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Palm closes near 3-wk high on production concerns after Malaysia floods

Malaysian palm oil futures on Monday closed at their highest in nearly three weeks on concerns over output, following flooding in the world’s second largest producer.

The benchmark palm oil contract FCPOc3 for April delivery on the Bursa Malaysia Derivatives Exchange gained 28, or 0.72%, to 3,930 ringgit ($926.45) a tonne. The contract rose for a third straight session to close at its highest since Jan. 10.

Farmers in Malaysia’s southern state of Johor are worried that stagnant flood waters would affect their palm oil yields, after heavy rains last week displaced thousands of people in several palm oil producing states, according to state news agency Bernama.

Chinese markets opening sharply higher after the Lunar New Year holidays and talks about Indonesia further reducing its domestic palm oil sales ratio also supported prices, said Anilkumar Bagani, research head of Mumbai-based vegetable oils broker Sunvin Group.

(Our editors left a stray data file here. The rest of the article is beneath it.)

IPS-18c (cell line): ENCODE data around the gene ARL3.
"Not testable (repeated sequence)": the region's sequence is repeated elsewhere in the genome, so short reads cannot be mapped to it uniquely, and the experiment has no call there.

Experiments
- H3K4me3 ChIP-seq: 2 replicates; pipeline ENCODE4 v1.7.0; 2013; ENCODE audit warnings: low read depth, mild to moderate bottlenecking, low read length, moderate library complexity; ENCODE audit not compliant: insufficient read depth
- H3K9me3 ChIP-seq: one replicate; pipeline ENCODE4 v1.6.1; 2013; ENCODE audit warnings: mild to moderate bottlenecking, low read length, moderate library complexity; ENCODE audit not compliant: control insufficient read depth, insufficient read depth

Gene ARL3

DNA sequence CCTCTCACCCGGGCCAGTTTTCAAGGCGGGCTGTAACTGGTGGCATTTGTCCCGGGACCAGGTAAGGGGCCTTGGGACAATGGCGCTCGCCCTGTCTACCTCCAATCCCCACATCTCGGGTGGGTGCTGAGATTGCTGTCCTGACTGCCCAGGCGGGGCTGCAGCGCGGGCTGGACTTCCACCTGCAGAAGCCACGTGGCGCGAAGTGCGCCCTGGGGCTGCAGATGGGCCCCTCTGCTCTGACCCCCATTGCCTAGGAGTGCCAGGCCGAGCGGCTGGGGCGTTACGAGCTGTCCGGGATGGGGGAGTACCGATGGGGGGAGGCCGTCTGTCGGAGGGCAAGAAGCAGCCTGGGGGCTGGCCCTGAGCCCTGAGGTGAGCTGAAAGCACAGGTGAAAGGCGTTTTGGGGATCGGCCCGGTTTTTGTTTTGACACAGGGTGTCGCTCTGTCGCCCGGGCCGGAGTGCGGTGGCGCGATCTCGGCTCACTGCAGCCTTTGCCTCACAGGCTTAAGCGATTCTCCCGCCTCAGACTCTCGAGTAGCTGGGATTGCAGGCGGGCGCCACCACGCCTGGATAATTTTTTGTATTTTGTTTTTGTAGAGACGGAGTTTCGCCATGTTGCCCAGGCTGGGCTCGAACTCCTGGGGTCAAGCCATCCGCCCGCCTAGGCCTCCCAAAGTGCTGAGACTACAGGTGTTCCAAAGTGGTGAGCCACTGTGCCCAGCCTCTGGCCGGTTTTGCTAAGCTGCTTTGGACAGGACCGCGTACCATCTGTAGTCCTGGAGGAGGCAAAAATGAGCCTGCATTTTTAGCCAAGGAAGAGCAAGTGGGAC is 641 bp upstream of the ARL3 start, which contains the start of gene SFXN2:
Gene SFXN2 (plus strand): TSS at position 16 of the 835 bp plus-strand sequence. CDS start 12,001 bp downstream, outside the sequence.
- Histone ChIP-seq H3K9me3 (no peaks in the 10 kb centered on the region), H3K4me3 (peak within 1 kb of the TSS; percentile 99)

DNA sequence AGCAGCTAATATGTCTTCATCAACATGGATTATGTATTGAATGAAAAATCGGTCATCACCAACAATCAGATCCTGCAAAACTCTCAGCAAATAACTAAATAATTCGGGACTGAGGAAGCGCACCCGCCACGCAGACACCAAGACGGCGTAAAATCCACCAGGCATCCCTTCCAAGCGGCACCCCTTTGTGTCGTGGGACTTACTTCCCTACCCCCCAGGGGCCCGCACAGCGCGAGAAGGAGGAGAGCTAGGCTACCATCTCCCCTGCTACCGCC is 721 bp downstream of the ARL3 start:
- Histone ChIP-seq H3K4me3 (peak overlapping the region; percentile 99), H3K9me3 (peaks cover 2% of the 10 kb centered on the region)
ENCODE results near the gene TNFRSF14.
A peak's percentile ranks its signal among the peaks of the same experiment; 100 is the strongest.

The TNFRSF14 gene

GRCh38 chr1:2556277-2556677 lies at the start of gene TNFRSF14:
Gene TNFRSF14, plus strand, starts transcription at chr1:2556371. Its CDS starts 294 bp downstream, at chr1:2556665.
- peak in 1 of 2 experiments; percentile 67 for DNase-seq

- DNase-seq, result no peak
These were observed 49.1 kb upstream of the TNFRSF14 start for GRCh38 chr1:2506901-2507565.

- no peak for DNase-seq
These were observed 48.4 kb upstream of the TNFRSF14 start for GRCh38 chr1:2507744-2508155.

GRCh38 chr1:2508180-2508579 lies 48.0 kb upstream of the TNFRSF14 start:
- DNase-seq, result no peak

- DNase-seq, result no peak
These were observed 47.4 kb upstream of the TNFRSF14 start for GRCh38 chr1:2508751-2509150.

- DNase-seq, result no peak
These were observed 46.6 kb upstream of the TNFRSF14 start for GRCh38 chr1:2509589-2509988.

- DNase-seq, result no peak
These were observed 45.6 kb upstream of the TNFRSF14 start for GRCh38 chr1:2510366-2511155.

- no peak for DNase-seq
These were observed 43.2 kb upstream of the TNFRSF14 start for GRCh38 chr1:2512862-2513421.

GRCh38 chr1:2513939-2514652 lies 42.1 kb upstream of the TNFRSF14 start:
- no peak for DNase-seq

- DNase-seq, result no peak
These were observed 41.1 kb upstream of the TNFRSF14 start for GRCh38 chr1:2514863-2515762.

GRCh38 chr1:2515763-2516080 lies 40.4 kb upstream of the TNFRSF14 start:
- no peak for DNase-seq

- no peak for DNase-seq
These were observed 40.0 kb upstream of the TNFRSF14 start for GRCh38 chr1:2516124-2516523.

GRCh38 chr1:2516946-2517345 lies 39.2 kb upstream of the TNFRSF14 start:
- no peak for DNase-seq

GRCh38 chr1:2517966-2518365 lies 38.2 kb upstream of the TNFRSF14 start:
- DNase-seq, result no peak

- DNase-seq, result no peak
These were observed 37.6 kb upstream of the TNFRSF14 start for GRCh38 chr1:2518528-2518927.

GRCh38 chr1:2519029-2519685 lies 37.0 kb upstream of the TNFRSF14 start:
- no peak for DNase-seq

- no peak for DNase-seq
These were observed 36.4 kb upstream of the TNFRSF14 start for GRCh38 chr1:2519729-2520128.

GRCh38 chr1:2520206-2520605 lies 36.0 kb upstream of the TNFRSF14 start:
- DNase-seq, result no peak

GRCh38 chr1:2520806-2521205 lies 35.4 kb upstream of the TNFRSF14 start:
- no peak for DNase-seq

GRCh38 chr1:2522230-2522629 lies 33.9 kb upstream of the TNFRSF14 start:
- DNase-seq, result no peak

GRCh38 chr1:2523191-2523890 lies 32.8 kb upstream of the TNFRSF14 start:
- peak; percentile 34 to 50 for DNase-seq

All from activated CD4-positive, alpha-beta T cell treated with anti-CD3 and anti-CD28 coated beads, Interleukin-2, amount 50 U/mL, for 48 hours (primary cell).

Dalian’s most-active soyoil contract DBYcv1 rose 1.5%, while its palm oil contract DCPcv1 gained 1.8%. Soyoil prices on the Chicago Board of Trade BOcv1 were up 1.4%.

Palm oil is affected by price movements in related oils as they compete for a share in the global vegetable oils market.

Oil fell, giving up earlier gains, as looming interest rate hikes by major central banks and signs of strong Russian exports offset rising Middle East tension over a drone attack in Iran and hopes of higher Chinese demand.

Weaker crude oil futures make palm a less attractive option for biodiesel feedstock.
Source: Reuters (Reporting by Mei Mei Chu; Editing by Subhranshu Sahu and Vinay Dwivedi)

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